I guess the bigger question is - why the pressure to live on your own? Why throw away thousands of dollars in rent money when you could be paying off debt? I lived with my folks until I got engaged and it was among the smartest things I did. It definitely depends on your family life and if you can tolerate the lifestyle with your folks the second time around, but getting financially secure for a few years in your 20's isn't something I'm too worried about.

The person I am worried about is the never-really-employed 30 something still living with their parents. That's a whole different story!

Monday, June 2, 2008

Exploited Workers in Africa

I'm not usually one to just pass out a link and say, "See for Yourself"but one of the areas where I really sympathize is horrible working conditions and war in 3rd world countries to meet a global demand for stuff - in this case, gold:

Mining for Bling

The Democratic Republic of Congo has been fighting off attacks from insurgents and other government funded militias who create civil unrest and cause genocide within the country. Only recently has the United Nations been able to stabilize the country.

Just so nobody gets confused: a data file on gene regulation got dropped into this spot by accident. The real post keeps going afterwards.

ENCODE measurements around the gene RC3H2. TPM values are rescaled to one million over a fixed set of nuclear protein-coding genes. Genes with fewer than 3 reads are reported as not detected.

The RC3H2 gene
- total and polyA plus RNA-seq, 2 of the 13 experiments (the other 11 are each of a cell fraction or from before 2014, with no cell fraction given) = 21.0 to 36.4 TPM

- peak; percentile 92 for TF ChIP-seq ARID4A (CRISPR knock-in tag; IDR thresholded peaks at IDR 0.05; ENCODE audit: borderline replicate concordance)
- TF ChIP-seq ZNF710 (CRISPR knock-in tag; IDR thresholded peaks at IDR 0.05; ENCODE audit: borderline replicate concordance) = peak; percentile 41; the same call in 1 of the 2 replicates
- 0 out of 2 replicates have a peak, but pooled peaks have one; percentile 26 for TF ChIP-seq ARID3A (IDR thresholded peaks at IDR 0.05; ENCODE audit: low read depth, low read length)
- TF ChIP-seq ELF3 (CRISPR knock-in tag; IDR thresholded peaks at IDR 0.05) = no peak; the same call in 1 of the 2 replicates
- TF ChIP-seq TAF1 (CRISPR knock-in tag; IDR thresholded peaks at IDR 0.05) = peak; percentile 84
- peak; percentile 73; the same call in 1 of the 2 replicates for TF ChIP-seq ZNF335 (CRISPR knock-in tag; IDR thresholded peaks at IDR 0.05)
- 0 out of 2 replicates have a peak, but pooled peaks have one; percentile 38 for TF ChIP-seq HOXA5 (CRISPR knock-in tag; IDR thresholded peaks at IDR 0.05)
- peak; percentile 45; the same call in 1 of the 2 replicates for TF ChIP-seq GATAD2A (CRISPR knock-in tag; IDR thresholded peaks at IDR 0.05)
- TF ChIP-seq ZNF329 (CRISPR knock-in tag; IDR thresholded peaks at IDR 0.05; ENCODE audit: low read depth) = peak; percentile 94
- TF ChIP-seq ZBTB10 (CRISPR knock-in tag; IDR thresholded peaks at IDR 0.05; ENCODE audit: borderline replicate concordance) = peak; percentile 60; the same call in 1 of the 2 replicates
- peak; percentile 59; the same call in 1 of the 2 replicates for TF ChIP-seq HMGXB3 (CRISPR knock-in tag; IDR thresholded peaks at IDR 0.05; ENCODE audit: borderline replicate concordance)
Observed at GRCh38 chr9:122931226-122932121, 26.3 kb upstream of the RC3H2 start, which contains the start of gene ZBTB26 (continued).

There, once "child soldiers" have now become child miners, paying a local mining fee to warlords and earning 25 cents profit each day mining. The children take liquid mercury (you know, the stuff that had Arlington Heights all abuzz a few years back because of a possible spill in the crawlspace of a suburban home) and mix it with mud to absorb gold they find. They handle this mercury with their bare hands.

All of this is because gold is:

1. Used as an international currency and
2. Highly desired by people to have shiny things to wear.

I won't even get into diamonds and the whole joke of the Kimberly Accord.

Though dated back in 1982 - very little has changed since this fascinating article written in The Atlantic, Ever Try to Sell a Diamond?

The bottom line is, you can't. Used Diamonds don't hold their value and their value doesn't increase beyond inflation, all being controlled by the diamond monopoly, aka De Beers. They paid a $295 million fee to settle their price fixing schemes back in January.

If you bought a diamond recently, you just missed the window to claim a 30% refund off your purchase price by settling at diamondclassaction.com